“I went to Taksim Square where there was a rally against the coup,” says Gokse, a 30-year-old woman journalist and photographer. “I was so scared because all the women there looked at me as if I was a demon. The men said that ‘if you go on dressing like that you deserve to die’. Most people there were carrying red Turkish flags, but there were some black flags with Arabic writing on them like you see in Daesh (Isis) videos.”
In Istanbul there is a mood of apprehension in the wake of the failed coup, the demonstrations demanding that the coup plotters be hanged and the detention or sacking of 60,000 soldiers, judges, teachers and civil servants. People feel they are turning the corner towards an uncertain future about which they know nothing except that they suspect it will be worse than anything they have experienced in the past.
“I have known three military interventions in my lifetime, but this one is different,” says Ayse Bugra, professor of political economy at Bogazici University. The difference is that this time the attempted putsch was contested and not just announced through a statement from the army high command readout on the radio on the morning after it had taken place. “Not having a stable solid army is not reassuring,”she says.
Sometimes the pervasive gloom and expectations of calamity seem to go far beyond what is rationally predictable, particularly among the intelligentsia and educated middle class. “Things may be bad, but this is not Baghdad or Damascus,” I said. “But that makes it worse,” replied Prof Bugra. “Previously the majority felt that Turkey was an island of stability.” Turks are simply not used to the degree of violence, uncertainty and fear to which Iraqis and Syrians have become accustomed over the last 50 years.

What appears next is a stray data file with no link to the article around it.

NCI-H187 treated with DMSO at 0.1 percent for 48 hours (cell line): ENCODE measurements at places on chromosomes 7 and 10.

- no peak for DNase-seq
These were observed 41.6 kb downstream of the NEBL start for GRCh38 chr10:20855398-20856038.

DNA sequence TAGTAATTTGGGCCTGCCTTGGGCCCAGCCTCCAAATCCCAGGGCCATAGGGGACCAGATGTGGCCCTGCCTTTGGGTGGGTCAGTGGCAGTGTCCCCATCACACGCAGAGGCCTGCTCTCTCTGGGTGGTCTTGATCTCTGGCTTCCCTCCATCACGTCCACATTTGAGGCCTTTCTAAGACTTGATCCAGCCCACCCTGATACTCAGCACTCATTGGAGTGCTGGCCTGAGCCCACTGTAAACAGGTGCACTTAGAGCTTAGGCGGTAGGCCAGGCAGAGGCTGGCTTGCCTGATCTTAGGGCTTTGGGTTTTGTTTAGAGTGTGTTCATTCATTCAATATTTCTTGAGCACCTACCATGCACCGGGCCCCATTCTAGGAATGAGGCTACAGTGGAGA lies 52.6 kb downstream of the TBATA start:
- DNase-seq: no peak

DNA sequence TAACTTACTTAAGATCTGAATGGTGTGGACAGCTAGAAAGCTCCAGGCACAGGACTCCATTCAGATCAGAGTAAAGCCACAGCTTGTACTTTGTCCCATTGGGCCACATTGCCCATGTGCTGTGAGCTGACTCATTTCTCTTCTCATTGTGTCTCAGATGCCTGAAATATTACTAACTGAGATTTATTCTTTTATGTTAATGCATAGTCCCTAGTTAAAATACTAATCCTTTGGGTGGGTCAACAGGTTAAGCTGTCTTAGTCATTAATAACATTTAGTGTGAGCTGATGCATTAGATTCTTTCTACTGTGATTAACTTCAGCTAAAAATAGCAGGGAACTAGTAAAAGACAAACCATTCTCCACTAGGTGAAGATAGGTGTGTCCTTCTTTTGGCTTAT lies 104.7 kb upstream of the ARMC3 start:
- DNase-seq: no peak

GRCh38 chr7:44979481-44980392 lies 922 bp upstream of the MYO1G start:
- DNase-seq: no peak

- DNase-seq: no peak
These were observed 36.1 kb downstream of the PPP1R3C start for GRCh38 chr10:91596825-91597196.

The post-coup purge – so extensive and radical that some Turks call it a “counter-coup” – has so far led to the detention of some 10,000 people according to President Recep Tayyip Erdogan, speaking as he introduced a three-month state of emergency late on Wednesday night. But the number affected by the crackdown is far greater than this, with all 3.3 million public servants banned from taking holidays, presumably so they will not be absent if they are investigated for links to the movement led by the self-exiled cleric Fethullah Gulen, who is alleged by the state to have been behind the attempted coup. Nobody knows who will be implicated.